Sunday, June 28, 2009
Now, 10 years later, we're 40 years out from Stonewall, many of the things we mulled over, that C and I and others have discussed for so long, have continued apace. In 2003, the Supreme Court, in its Lawrence v. Texas ruling, struck down all laws criminalizing same sexual activity, dealing a death blow to what underpinned a wide array of anti-gay laws across the country. In addition to civil protections at the state level, 6 states--Massachusetts, Connecticut, Iowa, New Hampshire, Maine, and Vermont--will now permit same-sex marriage, New York and the District of Columbia will or aim to recognize same-sex marriages conducted in other states, while a few others including New Jersey, have civil unions. HIV/AIDS treatments have improved to the point that most PWAs can live full and active lives. Today not only have a wide array of people have elected to live openly as LGBTQs, but now people come out at even younger ages and are constantly reshaping what it means to be an out LGBTQ person. Many same-sex and transgender couples are raising children all over the country, and gay families can be found in every part of the United States. Alongside this, key elements and aspects of LGBTQ life have not only entered but are reshaping the public discourse. There are even a 24-hour LGBTQ cable TV channel, Logo, and countless online venues by and about LGBTQ people, and while gay stereotypes persist, they are now counterbalanced, to a great degree, by realistic depictions of LGBTQ people, in all our diversity, in the media. In fact, in 2009, many of the right-wing's anti-gay bludgeons have been blunted; ideas drawn from the pioneering erait's nothing to find LGBTQ courses even at the smallest colleges and universities, and the gay-marriage scare no longer holds the sway it did, despite the success of Prop 8. LGBTQ movements are now global; while Western LGBTQ discourses and ways of living have spread across the globe, distinctive local approaches to equality for LGBTQ people and attempts to end homophobic and transphobic discrimination have also arisen, often in conversation with what has come from outside.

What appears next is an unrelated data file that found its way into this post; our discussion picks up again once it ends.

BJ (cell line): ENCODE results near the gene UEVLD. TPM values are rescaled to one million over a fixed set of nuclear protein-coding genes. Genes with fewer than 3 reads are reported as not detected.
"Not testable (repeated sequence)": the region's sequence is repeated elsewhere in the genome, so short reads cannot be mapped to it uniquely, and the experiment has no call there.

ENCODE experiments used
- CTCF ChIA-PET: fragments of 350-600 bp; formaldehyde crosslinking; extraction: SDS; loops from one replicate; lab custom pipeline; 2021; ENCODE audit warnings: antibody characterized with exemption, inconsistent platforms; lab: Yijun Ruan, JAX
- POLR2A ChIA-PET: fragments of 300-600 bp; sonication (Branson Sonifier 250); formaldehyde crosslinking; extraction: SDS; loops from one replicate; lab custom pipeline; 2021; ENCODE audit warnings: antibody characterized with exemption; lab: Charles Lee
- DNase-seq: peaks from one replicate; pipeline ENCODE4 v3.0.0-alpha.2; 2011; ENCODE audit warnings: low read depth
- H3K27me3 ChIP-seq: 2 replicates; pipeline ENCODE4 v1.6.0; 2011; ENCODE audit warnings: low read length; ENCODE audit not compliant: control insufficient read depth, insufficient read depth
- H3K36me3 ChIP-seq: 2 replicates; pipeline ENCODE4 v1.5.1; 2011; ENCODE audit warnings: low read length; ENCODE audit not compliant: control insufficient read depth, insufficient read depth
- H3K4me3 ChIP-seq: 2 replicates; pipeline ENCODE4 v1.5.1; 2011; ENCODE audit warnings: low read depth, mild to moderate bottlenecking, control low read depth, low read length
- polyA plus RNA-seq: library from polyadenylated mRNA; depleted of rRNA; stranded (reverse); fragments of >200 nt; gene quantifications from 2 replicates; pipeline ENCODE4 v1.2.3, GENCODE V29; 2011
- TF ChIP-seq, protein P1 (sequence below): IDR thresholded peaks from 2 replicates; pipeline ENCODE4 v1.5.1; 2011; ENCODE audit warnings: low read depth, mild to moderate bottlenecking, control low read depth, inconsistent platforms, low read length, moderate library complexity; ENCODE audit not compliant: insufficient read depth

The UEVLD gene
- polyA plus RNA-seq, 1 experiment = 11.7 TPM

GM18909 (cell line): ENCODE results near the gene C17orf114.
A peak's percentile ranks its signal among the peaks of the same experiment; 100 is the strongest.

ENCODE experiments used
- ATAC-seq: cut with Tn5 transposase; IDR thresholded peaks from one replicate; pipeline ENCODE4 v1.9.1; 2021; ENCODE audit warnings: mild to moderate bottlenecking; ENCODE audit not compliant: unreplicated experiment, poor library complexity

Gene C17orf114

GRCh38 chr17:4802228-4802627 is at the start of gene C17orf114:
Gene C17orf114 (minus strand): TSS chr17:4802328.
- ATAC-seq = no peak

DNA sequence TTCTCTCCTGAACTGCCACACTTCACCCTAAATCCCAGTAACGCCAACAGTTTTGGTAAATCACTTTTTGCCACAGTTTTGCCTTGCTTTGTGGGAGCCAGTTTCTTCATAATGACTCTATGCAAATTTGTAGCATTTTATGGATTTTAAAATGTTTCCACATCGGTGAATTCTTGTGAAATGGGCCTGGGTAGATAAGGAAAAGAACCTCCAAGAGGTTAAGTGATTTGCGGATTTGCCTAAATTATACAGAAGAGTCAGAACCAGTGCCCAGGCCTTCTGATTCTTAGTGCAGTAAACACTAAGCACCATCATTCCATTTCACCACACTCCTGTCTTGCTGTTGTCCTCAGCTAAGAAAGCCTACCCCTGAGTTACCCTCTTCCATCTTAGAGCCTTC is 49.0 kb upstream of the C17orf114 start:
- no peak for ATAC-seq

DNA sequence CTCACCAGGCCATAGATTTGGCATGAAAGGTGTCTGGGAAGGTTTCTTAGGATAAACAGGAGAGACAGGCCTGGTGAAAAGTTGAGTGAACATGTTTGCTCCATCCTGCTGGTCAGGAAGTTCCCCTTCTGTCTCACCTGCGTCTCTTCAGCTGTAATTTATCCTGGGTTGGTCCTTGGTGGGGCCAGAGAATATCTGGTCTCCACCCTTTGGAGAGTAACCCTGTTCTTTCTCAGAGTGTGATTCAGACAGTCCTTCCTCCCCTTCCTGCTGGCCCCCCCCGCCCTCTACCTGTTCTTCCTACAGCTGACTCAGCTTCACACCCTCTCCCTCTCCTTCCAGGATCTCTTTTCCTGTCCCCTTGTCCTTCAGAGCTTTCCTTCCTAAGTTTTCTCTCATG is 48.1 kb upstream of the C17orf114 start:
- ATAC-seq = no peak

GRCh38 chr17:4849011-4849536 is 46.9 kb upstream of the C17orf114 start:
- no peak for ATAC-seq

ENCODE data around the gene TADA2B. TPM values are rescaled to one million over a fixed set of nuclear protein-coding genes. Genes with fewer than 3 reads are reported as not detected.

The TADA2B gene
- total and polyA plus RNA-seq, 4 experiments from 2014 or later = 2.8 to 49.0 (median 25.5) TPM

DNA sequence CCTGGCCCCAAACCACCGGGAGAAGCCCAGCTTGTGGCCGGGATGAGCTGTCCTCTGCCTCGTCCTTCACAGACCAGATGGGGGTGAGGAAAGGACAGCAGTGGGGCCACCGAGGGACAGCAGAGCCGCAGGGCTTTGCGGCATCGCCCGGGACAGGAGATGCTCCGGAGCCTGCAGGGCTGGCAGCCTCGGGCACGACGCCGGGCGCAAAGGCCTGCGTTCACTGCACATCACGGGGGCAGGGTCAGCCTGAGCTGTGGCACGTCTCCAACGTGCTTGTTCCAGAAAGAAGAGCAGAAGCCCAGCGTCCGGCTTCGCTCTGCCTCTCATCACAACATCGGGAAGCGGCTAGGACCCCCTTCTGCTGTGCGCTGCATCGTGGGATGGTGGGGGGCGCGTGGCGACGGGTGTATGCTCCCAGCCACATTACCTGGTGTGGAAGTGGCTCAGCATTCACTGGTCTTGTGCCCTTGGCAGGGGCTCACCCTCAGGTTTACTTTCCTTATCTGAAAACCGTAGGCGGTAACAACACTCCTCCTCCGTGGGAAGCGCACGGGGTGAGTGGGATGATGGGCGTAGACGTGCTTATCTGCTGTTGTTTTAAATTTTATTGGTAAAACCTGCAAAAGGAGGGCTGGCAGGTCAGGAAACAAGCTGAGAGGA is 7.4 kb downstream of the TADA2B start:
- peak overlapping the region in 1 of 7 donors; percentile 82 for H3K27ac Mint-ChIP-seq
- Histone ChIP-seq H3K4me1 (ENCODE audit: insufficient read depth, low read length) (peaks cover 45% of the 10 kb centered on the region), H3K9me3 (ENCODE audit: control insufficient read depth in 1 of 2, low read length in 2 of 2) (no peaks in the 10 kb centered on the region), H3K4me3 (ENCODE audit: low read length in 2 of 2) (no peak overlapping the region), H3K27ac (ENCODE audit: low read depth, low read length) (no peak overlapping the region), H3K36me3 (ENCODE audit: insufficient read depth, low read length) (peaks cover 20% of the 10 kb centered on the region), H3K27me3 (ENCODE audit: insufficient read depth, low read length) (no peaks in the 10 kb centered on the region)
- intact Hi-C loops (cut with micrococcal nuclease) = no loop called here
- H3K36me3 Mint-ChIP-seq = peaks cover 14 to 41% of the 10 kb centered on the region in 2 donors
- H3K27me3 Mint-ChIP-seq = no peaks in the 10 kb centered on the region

Exhibition sign, "1969: The Year of Gay Liberation," at the New York Public Library Schwartzman Research Branch, NYC
Yet many challenges remain. At the federal level with regard to civil and equal rights, we could from some perspectives still be in 1969. Despite the election of a new-generation Democratic president, Barack Obama, who received overwhelming support from LGBTQ people, we not only have STILL the abomination known the Defense of Marriage Act (DOMA), signed by our last Democratic president, Bill Clinton, as federal law, but the Obama administration recently defended it with a vigor and viciousness (comparing LGBTQs to pedophiles and incest participants) that would have made even Ronald Reagan blanch. We still have the dreadful, failed Don't Ask Don't Tell (DADT) policy, enacted by Clinton, on the books, and while Obama pens mash notes to military personnel whose lives and careers continue to be destroyed by DADT, he refuses to take executive action or use his bully pulpit to repeal it. A number of states still do not have comprehensive civil protections for LGBTQ people, meaning that you can still be denied a job or fired, prevented from renting an apartment, or even lose your children, if you are thought to be gay. In 2009. The Employment Non-Discrimination Act (ENDA), still has yet to be passed by the Democratic-controlled Congress, and Obama, when that happens, has said he will sign it. (Who knows either way?) At the federal level, we still get a lot of window-dressing and scraps, and are expected not to ask for much and be glad for the little we get. No thanks!